Located at 1118 Long Pond Road about 80 years ago was the Willow Creek Ranch. Far in the rear of the 10 acres was a farm house. Owner, Irving James Thompson known as ‘Tommy” Thompson, was a big strong fellow weighing nearly 400 pounds at one time, who could pick up a heavy iron anvil by its point with one hand. He was a cowboy who created Willow Creek Ranch where he had several horses and a large pasture. In the late 1940s, he went to Nebraska and brought back several horses to his ranch where he broke them and sold many of them. Others he trained for rodeo events. There was never a horse he couldn’t ride. Rodeos, combined with a western theme parade, became a very popular event at the Long Pond Road location.
A Greece Press newspaper dated August 4, 1944, shows an advertisement headed, “Come One! Come All! Come to the home town rodeo at Willow Creek Ranch, Long Pond Road near Maiden Lane, Sunday, August 6, 1944, at 1 PM, with a parade at 2 PM led by Monroe County Sheriff horses. Thrills for young and old.” It goes on to say: “Bucking broncos, calf roping, knot tying, bull dragging, bronc busting, and a western horse show. Local amateur cowboy entries invited. Cash prizes and trophies.” It shows Tommy Thompson and his trick horse, Duke Thunderbolt, an Arabian gelding. Said the poster: ‘Tommy Thompson, Ray Slaght, Lucky Boy Williams, managers. 10% goes to Red Cross.”
Duke Thunderbolt performed amazing tricks such as pulling the family wash off the clothesline, blowing the horn on the family car with his nose, counting, rocking a chair, and executing a horse prayer. Other tricks included: taking off Thompson’s hat, rolling over and playing dead, and holding an American flag in his teeth. Thompson would demonstrate his rope skills and knot tying.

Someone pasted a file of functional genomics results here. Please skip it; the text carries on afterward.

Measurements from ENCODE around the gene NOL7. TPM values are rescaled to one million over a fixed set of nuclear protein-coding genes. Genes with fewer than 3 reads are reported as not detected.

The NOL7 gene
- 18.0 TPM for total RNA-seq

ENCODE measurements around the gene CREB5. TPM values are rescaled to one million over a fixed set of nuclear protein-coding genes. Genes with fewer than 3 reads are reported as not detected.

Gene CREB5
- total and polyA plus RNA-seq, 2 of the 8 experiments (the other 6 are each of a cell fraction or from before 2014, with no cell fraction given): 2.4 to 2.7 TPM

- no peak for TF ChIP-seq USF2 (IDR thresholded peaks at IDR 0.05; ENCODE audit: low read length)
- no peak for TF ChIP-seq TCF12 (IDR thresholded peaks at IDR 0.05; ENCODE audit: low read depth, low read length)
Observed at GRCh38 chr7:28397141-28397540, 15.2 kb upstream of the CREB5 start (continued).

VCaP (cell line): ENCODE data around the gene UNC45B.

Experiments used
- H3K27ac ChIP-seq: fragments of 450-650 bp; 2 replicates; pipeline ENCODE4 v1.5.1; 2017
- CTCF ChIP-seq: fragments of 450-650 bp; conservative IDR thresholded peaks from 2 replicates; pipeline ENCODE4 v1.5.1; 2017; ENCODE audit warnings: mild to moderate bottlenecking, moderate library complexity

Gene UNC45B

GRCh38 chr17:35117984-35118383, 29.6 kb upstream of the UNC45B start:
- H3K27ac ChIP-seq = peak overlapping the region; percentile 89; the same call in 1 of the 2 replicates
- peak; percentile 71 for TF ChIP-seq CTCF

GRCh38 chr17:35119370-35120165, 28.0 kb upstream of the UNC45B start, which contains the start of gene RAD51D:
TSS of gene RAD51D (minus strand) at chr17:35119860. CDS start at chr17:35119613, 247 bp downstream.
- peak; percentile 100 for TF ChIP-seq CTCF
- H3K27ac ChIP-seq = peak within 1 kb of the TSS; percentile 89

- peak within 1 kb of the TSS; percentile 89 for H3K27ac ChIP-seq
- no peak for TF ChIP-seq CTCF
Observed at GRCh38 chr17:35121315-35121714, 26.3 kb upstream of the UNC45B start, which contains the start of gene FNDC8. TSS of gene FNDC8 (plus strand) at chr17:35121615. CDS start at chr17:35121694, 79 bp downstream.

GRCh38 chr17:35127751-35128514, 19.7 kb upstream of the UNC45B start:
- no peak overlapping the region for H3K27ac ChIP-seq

Much of this information I learned from sons Gary and Bob Thompson. Bob is my brother-in-law and lives in Greece. Today the Willow Creek Ranch site is the Ronald J. Arndt Funeral Home. Nothing remains but memories from the days of the Thompson family being there and the excitement of the rodeos. Mr. Arndt was in awe learning of the history of his place.
At the rear of the property was Round Pond Creek. Our family farm was not far away at 1036 Long Pond Road where the same creek flowed through our property. As a lad, I remember the “ranch” being up the road and Tommy Thompson who always wore a large western cowboy hat and leather boots. My dad, “Cap” Preston, was a friend of Tommy’s and would take my brothers Eddie and Ken and me along to visit at Willow Creek Ranch. It was named that because of the many large willow trees along the creek.
Tommy Thompson was also a heavy equipment operator at Kodak and retired in 1969. He was born in Napanee, Ontario, Canada, arriving here at age 18 on a ferry boat from Cobourg, Canada to Charlotte. He passed away in 1982 at his Hamlin, NY home at age 72.